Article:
I concur with both Rico and Michael. You have placed the structural integrity of your house in jeopardy. Hire a local professional engineer to review the situation and to make recommendations before the house collapses around your ears.
--
Bob Morrison, PE, SE
R L Morrison Engineering Co
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Lets get real here. If the rafters are separating from the ridge, I would suggest you contact the airlines and have them see what that roof has to make it lift up. They will buy the idea. Any that I have seen seem to push down and get tighter on the ridge. What you described, the way you described it, can't happen. Is this a hoax?

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Glenn wrote:

The bottom of the rafters' plumb cuts pull away from the ridge as the walls spread apart. The top of the plumb cuts stay in contact...until they don't, and then you really should be anywhere else than under the rafters.
Winter. Snow loads. Wind not partially blocked by tree leaves. Needs to be addressed immediately.
R
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maybe they were shitty cuts to begin with , do you have any documentation over a long period of time to show how much movement there has been, & under what conditions?
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Good point, Most likely, the rafter have just shrunk in length. The floor joists in my 1871 home had shrunk all the way off the large nails holding them.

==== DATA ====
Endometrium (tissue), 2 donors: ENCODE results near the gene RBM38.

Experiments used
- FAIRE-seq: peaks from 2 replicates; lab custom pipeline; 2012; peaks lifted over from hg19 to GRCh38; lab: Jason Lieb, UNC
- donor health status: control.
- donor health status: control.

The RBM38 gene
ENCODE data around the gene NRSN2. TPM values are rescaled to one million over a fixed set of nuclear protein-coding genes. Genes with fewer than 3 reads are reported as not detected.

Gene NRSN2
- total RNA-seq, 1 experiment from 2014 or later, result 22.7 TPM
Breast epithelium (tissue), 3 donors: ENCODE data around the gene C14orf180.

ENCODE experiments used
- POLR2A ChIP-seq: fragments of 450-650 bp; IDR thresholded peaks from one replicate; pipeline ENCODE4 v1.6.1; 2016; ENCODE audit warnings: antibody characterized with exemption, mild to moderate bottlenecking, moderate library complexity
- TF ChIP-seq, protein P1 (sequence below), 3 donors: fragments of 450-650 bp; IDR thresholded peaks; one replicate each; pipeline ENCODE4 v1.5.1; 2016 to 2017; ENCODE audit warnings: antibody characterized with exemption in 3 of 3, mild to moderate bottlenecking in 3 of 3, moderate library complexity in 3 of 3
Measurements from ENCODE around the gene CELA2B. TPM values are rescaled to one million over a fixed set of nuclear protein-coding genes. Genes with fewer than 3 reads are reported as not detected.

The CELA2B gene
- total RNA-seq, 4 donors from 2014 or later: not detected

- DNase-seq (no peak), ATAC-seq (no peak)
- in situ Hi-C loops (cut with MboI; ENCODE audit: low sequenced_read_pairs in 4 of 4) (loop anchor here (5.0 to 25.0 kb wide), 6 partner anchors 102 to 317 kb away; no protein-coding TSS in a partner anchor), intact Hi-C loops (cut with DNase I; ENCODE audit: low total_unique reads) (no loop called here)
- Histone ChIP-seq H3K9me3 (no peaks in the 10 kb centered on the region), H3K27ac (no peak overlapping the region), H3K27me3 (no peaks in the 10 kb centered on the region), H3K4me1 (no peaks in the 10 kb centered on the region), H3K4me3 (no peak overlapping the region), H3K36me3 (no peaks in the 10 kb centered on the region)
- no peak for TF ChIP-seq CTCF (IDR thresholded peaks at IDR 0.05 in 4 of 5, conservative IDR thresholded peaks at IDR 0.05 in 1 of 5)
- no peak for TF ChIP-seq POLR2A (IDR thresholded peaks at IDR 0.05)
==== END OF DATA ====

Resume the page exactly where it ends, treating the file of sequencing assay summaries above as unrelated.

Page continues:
--
Steve Barker



"Glenn" < snipped-for-privacy@kc.rr.com> wrote in message
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wrote:

Wood does not shrink in length to any degree that you could notice. Wood shrinks radially and tangentially - width and depth. The rafter shrinks along those two shrinkage planes. Since the plumb cut is on an angle with the top restrained, some of the shrinkage has the effect of shortening the lower part so the bottom of the plumb cut opens up a bit. This is normal and expected.
I don't think this is the case in the OP's situation since they've only noticed the gaps in the area where they removed the collar ties.
R
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These have opened further in a few years. Not shrinkage.

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drill a couple holes insert some shackles, hook up a come along & pull them back in place & put up collar ties or even metal strapping to keep them intact. it really doesn't make sense that the rafters would push away from the ridge unless maybe it was jacked at some point in the past. maybe it had a sag & someone jacked it up to replace posts or such. hope it helps.